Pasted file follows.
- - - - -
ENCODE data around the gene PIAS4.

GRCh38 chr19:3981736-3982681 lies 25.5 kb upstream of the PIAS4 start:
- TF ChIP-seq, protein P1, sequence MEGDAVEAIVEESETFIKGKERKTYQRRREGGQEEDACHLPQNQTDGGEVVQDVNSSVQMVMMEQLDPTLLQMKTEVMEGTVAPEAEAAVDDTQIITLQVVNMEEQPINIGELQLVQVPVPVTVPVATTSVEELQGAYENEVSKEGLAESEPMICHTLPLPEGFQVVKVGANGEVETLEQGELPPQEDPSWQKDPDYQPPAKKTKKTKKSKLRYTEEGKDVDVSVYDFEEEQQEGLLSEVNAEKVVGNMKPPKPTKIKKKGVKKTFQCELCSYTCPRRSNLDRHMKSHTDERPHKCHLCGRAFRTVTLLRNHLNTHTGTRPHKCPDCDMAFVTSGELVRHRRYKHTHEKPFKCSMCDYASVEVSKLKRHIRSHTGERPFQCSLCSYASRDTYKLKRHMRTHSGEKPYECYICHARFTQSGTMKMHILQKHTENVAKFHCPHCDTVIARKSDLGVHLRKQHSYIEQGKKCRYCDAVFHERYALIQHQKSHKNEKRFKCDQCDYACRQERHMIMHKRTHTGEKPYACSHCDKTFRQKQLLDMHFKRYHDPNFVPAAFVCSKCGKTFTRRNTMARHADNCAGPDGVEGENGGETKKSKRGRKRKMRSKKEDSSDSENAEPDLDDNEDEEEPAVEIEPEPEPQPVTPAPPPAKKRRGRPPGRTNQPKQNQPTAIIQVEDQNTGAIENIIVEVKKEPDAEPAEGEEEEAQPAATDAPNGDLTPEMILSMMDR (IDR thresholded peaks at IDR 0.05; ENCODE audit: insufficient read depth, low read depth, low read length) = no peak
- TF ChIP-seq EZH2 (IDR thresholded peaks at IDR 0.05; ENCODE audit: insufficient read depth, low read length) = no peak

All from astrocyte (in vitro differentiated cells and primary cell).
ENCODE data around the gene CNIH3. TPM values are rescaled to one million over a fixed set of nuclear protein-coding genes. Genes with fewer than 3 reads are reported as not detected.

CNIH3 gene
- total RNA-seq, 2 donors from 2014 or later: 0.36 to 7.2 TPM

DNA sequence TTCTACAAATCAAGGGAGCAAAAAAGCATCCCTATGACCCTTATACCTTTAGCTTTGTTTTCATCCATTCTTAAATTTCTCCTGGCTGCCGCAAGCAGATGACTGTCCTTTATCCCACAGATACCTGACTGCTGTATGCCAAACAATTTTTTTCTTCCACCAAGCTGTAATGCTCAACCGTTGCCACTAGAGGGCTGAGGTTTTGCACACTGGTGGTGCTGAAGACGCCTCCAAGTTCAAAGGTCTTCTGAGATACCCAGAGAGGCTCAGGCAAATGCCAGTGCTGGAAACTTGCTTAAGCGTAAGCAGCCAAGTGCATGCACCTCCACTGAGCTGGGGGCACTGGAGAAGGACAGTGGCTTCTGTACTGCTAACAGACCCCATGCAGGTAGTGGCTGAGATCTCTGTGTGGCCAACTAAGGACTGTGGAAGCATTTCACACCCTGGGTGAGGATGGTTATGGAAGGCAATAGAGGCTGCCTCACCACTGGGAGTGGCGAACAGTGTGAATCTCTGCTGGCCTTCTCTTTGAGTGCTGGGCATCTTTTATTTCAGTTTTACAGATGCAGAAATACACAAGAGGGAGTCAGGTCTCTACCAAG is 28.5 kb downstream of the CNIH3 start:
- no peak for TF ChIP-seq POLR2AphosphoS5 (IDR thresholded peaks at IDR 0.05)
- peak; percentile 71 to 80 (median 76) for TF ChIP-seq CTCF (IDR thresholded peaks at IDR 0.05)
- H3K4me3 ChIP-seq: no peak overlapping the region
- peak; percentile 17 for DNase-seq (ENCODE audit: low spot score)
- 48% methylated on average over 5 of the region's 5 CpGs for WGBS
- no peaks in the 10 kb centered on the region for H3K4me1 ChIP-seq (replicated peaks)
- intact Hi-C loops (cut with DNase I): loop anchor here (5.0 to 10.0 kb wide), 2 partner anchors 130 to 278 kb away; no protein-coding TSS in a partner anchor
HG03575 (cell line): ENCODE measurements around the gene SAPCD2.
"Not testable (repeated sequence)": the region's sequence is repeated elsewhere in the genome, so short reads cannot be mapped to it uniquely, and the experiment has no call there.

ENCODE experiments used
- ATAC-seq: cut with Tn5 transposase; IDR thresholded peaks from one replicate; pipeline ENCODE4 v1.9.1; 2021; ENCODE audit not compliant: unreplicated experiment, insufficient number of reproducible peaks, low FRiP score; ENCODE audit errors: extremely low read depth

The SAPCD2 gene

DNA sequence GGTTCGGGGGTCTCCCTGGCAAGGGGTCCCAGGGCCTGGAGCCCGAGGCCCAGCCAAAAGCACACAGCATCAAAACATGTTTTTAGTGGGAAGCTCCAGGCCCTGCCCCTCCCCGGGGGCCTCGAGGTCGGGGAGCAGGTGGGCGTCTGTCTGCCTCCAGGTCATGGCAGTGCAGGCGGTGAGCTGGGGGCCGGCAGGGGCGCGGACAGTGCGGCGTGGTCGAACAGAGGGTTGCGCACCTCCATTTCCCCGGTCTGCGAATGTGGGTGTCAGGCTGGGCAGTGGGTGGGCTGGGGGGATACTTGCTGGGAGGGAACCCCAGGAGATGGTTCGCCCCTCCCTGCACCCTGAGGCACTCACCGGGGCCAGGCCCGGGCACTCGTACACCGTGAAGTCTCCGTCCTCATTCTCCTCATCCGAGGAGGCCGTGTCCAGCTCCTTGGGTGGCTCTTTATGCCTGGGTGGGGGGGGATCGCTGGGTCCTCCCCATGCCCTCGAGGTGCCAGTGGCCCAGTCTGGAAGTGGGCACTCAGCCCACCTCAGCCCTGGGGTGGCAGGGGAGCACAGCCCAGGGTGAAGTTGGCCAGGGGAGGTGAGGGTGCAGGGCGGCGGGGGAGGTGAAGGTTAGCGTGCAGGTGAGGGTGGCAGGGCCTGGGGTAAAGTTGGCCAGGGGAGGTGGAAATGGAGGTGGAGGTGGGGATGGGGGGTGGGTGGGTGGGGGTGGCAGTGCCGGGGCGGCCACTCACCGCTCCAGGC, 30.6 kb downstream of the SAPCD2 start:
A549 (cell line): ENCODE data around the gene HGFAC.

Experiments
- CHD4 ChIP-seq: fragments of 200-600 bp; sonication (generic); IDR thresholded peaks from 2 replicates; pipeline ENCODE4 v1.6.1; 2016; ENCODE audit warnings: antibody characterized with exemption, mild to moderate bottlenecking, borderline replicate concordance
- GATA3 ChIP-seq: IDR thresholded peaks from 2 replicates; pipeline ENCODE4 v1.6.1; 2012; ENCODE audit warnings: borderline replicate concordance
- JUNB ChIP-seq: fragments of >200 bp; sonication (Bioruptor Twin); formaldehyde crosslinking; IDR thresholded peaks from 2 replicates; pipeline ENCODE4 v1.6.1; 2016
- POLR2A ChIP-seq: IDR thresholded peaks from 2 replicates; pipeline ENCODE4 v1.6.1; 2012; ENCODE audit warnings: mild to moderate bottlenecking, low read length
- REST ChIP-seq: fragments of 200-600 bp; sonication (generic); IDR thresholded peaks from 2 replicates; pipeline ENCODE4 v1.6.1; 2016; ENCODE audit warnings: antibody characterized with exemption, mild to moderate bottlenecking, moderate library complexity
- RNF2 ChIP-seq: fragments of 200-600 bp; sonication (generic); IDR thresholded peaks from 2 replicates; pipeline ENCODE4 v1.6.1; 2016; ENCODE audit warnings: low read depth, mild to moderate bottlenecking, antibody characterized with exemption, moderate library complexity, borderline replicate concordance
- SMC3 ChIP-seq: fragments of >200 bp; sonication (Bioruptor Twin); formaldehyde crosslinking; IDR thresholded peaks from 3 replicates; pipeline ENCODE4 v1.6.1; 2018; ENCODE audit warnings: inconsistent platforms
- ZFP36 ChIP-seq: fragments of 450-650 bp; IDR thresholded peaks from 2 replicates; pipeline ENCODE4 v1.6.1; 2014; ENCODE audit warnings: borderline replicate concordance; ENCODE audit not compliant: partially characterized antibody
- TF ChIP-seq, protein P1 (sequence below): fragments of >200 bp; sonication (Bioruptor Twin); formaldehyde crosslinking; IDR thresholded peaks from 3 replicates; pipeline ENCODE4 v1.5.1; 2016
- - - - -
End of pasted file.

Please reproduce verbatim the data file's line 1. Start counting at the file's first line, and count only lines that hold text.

ENCODE data around the gene PIAS4.